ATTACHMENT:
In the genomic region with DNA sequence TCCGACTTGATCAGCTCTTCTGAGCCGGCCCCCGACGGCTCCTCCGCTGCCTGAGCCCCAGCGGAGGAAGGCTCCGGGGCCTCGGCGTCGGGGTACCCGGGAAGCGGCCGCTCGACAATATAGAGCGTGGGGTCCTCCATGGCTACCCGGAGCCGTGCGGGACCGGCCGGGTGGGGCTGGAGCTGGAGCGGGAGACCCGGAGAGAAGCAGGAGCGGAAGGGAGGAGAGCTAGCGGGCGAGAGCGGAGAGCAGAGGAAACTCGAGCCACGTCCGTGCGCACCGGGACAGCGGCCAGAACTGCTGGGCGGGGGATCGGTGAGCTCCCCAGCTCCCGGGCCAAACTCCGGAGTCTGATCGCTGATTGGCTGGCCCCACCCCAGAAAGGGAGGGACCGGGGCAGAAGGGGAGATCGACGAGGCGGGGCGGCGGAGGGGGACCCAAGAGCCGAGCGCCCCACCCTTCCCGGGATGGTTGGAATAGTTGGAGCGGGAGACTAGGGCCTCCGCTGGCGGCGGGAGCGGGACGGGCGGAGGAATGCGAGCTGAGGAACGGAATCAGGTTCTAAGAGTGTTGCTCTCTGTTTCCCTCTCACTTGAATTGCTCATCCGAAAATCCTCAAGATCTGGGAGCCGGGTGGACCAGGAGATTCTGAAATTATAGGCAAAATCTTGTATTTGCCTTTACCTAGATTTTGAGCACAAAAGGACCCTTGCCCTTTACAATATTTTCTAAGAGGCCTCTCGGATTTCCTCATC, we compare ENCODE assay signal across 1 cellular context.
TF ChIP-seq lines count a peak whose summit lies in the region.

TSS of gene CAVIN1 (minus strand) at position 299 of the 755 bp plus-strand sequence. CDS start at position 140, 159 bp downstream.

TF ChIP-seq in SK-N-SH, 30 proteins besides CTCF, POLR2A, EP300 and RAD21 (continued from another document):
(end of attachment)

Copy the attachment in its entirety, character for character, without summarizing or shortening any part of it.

In the genomic region with DNA sequence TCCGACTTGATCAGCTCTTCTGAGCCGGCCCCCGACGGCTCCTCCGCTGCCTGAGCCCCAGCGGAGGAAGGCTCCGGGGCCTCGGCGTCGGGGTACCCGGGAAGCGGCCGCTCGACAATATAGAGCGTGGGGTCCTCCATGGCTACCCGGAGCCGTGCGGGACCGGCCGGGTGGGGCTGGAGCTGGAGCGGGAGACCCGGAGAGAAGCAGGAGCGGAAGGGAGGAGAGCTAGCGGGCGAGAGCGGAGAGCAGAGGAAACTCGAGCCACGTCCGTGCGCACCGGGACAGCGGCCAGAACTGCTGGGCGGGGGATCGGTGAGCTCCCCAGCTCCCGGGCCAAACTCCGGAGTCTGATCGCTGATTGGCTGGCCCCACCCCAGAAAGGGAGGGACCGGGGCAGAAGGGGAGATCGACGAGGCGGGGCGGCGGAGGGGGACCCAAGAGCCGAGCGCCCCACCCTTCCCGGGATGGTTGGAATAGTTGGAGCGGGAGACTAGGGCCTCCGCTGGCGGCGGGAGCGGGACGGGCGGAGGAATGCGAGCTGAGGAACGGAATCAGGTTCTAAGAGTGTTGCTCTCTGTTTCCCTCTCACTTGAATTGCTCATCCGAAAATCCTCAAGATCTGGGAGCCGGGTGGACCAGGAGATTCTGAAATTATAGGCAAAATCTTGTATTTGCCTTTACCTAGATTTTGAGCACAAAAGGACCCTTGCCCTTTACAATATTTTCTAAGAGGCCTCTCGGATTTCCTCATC, we compare ENCODE assay signal across 1 cellular context.
TF ChIP-seq lines count a peak whose summit lies in the region.

TSS of gene CAVIN1 (minus strand) at position 299 of the 755 bp plus-strand sequence. CDS start at position 140, 159 bp downstream.

TF ChIP-seq in SK-N-SH, 30 proteins besides CTCF, POLR2A, EP300 and RAD21 (continued from another document):